Even in tight races, September call-ups are usually not going to make or break the outcome for your squad. Any player who could have a significant impact is generally already in the big leagues.
For major league teams, both contenders and noncontenders, Sept. 1 is generally about roster depth. That usually means third catchers, utility infielders, more bullpen arms, extra bench bats and veteran minor leaguers getting the reward of a cup of coffee in the bigs.
While some are prospects getting their first taste of the majors, other players who join the expanded roster have already seen time in the big leagues this season and are returning. (Domonic Brown, Pedro Alvarez, Edinson Volquez, Mat Gamel, Chris Carter, Jerry Sands and Travis Snider, among others, fit this description.) Sometimes players have to wait even longer than the first of September if their teams are in the minor league playoffs.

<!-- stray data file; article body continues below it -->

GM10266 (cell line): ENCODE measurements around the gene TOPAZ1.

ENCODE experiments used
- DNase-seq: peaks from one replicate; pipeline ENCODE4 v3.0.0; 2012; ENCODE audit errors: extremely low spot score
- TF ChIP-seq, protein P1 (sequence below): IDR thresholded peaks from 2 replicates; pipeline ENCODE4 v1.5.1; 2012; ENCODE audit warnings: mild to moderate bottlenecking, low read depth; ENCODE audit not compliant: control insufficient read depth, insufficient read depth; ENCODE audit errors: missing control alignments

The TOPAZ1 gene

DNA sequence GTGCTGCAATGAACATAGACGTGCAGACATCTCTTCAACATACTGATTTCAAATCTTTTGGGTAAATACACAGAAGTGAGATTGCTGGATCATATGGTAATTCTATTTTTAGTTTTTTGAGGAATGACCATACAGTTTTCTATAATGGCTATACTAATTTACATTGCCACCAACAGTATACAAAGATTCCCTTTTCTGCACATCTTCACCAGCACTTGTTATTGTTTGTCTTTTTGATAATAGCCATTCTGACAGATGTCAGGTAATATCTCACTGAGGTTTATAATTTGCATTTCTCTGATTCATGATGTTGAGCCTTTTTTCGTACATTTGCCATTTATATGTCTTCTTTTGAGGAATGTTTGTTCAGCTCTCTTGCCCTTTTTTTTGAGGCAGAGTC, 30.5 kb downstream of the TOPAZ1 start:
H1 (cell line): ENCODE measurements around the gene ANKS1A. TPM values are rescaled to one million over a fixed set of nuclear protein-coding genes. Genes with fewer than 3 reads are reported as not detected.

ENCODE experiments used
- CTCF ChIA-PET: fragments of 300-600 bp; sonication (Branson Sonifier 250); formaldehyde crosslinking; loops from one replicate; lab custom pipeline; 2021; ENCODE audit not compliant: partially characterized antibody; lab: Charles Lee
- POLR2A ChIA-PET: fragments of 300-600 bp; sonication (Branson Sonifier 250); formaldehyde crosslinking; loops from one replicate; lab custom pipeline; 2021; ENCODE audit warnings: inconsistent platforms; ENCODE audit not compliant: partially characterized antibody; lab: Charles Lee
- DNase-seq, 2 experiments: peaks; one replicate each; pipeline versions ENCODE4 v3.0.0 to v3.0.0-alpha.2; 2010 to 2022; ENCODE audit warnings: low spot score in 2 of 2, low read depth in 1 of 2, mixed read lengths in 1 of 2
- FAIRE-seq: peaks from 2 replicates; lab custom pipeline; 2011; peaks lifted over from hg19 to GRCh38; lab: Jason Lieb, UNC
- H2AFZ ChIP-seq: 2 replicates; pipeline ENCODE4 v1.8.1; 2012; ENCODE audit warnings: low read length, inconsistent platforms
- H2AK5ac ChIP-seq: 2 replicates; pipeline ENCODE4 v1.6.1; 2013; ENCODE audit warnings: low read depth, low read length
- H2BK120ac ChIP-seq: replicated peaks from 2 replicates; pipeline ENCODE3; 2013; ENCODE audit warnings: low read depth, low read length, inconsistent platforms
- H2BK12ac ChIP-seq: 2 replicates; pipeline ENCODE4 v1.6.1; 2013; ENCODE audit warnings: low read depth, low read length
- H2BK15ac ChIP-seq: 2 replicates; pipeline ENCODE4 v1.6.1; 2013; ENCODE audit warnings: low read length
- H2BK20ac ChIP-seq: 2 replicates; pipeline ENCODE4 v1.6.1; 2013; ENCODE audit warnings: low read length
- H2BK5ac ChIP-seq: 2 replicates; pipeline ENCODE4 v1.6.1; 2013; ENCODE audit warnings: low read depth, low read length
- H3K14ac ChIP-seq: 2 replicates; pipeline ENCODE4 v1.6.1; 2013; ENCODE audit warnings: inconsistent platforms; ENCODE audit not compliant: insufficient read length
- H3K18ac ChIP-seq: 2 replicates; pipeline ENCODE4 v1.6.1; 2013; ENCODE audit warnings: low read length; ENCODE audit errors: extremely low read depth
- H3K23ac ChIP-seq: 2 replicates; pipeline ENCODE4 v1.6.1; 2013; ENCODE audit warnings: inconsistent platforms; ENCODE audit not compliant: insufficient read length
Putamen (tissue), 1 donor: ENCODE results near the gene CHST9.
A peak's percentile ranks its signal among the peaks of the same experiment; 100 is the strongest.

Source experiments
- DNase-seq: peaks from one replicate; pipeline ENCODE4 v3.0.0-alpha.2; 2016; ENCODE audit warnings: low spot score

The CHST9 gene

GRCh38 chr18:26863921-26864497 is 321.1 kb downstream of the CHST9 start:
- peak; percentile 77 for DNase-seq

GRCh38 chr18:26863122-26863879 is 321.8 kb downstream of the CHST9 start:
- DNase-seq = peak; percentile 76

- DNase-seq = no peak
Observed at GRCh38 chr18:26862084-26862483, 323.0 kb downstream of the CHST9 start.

I've said this before, but the most important factor in figuring out the impact of a September call-up is potential playing time. Just because a player is called up, it doesn't mean he's going to get enough playing time to be a factor in fantasy. In mixed leagues, a player getting only part-time at-bats can put an owner at a disadvantage. AL- or NL-only owners can more easily accept a part-time player if he has a chance to be productive, but mixed-league owners need their hitter to be in the lineup regularly.